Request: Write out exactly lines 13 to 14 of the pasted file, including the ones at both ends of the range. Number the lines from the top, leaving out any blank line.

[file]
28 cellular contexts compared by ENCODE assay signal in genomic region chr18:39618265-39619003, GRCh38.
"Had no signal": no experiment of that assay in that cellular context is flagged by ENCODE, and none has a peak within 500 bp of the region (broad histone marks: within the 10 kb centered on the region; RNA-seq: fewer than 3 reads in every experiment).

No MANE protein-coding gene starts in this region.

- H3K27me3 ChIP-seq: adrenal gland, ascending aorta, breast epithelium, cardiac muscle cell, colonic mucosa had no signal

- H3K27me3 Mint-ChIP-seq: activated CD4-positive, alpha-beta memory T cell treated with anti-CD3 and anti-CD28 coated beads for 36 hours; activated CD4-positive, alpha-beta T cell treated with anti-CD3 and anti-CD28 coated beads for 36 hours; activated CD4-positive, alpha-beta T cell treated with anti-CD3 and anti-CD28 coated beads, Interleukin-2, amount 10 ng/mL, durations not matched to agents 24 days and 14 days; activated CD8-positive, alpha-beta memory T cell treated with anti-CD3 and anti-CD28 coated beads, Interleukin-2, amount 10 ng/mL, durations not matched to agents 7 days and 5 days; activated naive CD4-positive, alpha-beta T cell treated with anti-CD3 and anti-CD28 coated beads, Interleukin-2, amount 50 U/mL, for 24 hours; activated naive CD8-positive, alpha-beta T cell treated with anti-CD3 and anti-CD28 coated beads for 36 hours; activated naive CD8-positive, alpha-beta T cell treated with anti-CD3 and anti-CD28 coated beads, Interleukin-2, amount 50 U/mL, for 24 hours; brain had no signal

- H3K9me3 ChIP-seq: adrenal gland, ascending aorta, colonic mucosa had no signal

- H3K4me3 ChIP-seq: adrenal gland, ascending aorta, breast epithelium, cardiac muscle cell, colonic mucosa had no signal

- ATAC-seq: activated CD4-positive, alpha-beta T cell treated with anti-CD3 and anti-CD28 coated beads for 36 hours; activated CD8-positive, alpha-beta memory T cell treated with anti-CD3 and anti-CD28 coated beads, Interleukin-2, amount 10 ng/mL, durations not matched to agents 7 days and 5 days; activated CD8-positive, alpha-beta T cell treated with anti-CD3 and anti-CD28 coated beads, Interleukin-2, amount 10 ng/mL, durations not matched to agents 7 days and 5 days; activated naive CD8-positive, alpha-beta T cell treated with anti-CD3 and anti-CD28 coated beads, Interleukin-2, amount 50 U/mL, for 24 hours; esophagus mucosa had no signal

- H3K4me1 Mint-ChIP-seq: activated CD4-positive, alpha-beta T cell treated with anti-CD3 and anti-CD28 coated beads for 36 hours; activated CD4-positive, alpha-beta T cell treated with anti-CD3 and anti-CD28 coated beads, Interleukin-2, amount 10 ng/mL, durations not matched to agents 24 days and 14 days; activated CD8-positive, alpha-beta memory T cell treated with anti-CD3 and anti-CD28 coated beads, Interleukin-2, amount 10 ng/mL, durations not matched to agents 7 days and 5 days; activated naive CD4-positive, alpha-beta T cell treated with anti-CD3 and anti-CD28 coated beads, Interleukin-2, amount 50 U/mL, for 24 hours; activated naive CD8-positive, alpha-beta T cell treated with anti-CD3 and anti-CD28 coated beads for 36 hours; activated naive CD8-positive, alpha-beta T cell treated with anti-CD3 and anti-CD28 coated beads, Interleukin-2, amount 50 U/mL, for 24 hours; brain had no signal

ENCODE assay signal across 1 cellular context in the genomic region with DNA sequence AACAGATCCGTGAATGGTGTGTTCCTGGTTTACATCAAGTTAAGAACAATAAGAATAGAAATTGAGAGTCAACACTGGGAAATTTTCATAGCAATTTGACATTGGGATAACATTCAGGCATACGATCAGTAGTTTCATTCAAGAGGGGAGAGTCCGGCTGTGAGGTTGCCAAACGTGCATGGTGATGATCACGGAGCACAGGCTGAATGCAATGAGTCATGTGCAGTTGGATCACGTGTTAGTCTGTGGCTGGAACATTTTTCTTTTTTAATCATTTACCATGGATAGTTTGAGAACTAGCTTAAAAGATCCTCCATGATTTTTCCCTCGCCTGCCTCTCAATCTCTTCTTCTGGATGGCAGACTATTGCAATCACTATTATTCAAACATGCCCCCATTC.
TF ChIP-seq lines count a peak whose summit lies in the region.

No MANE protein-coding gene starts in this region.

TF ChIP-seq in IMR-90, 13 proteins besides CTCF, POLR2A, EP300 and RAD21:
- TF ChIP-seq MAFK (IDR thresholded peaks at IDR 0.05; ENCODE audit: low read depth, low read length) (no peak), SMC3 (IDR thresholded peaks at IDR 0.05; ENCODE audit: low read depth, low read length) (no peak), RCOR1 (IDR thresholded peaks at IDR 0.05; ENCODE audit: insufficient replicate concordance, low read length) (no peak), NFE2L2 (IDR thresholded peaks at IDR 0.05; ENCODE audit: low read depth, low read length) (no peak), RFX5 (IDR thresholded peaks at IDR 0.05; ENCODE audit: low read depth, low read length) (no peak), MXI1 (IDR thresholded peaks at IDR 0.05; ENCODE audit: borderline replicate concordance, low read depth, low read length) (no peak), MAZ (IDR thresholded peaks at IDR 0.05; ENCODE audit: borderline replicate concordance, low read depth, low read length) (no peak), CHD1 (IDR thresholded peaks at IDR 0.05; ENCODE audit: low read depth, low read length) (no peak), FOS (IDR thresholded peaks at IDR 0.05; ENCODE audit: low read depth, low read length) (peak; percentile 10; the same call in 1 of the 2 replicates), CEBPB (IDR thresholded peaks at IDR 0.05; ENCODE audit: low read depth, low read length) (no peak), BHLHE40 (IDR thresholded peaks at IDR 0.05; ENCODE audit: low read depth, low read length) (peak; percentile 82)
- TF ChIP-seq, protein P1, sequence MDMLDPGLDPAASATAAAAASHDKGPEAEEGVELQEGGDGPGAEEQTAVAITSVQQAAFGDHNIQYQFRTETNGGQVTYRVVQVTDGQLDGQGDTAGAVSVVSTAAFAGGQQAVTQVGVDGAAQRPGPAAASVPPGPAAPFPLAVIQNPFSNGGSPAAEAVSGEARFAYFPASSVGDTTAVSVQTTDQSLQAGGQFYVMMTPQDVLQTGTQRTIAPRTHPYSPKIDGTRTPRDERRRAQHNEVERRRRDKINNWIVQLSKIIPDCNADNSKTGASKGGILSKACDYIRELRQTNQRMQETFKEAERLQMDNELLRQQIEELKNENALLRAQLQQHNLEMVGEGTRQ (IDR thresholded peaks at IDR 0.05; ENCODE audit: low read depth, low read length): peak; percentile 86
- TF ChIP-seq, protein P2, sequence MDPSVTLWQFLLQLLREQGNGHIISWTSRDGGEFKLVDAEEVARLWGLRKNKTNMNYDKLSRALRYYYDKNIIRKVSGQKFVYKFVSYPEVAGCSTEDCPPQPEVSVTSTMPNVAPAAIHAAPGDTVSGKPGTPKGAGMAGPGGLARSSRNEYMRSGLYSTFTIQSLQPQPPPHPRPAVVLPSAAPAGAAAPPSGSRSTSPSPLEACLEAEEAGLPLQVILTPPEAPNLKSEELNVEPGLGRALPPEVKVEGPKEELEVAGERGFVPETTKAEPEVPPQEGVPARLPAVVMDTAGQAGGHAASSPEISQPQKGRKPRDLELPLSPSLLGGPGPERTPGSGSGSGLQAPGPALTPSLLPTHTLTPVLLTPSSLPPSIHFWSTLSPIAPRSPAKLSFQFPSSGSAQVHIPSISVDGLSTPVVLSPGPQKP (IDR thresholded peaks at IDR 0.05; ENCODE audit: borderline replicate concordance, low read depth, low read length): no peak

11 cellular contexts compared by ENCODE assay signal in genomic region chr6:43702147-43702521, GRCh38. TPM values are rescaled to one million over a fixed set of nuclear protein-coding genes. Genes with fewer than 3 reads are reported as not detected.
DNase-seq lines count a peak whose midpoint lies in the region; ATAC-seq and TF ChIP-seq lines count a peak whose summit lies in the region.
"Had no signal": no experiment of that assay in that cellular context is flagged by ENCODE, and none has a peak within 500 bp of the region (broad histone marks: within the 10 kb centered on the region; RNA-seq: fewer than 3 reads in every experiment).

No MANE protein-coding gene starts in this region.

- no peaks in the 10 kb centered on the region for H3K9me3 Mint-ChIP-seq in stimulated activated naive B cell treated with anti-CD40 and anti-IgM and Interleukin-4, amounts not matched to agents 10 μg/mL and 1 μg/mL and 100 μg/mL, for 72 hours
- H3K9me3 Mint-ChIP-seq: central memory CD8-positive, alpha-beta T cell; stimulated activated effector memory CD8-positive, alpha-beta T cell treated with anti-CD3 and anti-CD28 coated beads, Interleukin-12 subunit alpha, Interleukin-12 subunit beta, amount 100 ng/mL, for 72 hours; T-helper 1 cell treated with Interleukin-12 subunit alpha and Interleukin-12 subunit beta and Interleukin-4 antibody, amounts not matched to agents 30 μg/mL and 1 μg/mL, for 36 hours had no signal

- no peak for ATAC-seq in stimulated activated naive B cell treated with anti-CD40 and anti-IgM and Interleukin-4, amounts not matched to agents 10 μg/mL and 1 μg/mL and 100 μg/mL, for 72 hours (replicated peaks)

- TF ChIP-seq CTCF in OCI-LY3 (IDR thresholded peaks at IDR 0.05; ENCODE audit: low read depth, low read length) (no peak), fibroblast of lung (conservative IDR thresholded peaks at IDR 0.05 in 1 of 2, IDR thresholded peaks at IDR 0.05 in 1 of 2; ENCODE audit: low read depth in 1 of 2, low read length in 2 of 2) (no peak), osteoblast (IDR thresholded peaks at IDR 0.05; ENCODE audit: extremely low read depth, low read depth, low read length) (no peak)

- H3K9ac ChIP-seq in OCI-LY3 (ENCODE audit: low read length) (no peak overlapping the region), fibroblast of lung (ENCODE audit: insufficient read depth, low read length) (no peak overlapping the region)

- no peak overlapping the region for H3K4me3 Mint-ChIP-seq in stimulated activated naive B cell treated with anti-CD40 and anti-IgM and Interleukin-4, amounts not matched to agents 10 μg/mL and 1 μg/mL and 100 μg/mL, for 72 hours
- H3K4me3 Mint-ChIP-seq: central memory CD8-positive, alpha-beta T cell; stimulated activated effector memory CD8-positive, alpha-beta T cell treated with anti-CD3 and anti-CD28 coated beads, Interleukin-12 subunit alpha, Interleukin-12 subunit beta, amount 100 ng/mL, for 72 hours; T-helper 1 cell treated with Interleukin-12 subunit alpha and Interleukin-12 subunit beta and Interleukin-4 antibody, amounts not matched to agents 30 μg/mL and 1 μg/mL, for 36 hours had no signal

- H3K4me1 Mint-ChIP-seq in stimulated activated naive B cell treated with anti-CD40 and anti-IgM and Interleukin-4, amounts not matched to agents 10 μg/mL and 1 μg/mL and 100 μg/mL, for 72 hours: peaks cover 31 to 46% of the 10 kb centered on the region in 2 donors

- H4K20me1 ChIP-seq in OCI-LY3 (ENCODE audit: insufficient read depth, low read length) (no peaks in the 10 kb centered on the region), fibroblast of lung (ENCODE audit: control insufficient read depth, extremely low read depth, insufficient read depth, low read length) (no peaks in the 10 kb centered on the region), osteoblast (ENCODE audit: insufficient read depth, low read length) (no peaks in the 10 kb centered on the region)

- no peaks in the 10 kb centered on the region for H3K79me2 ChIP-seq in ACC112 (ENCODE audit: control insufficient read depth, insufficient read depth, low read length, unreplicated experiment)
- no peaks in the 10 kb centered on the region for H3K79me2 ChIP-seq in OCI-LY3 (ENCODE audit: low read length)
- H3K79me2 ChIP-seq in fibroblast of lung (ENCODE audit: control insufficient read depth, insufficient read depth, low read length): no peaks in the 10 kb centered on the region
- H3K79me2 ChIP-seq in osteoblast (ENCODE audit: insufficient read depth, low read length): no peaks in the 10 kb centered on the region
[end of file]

TF ChIP-seq in IMR-90, 13 proteins besides CTCF, POLR2A, EP300 and RAD21:
- TF ChIP-seq MAFK (IDR thresholded peaks at IDR 0.05; ENCODE audit: low read depth, low read length) (no peak), SMC3 (IDR thresholded peaks at IDR 0.05; ENCODE audit: low read depth, low read length) (no peak), RCOR1 (IDR thresholded peaks at IDR 0.05; ENCODE audit: insufficient replicate concordance, low read length) (no peak), NFE2L2 (IDR thresholded peaks at IDR 0.05; ENCODE audit: low read depth, low read length) (no peak), RFX5 (IDR thresholded peaks at IDR 0.05; ENCODE audit: low read depth, low read length) (no peak), MXI1 (IDR thresholded peaks at IDR 0.05; ENCODE audit: borderline replicate concordance, low read depth, low read length) (no peak), MAZ (IDR thresholded peaks at IDR 0.05; ENCODE audit: borderline replicate concordance, low read depth, low read length) (no peak), CHD1 (IDR thresholded peaks at IDR 0.05; ENCODE audit: low read depth, low read length) (no peak), FOS (IDR thresholded peaks at IDR 0.05; ENCODE audit: low read depth, low read length) (peak; percentile 10; the same call in 1 of the 2 replicates), CEBPB (IDR thresholded peaks at IDR 0.05; ENCODE audit: low read depth, low read length) (no peak), BHLHE40 (IDR thresholded peaks at IDR 0.05; ENCODE audit: low read depth, low read length) (peak; percentile 82)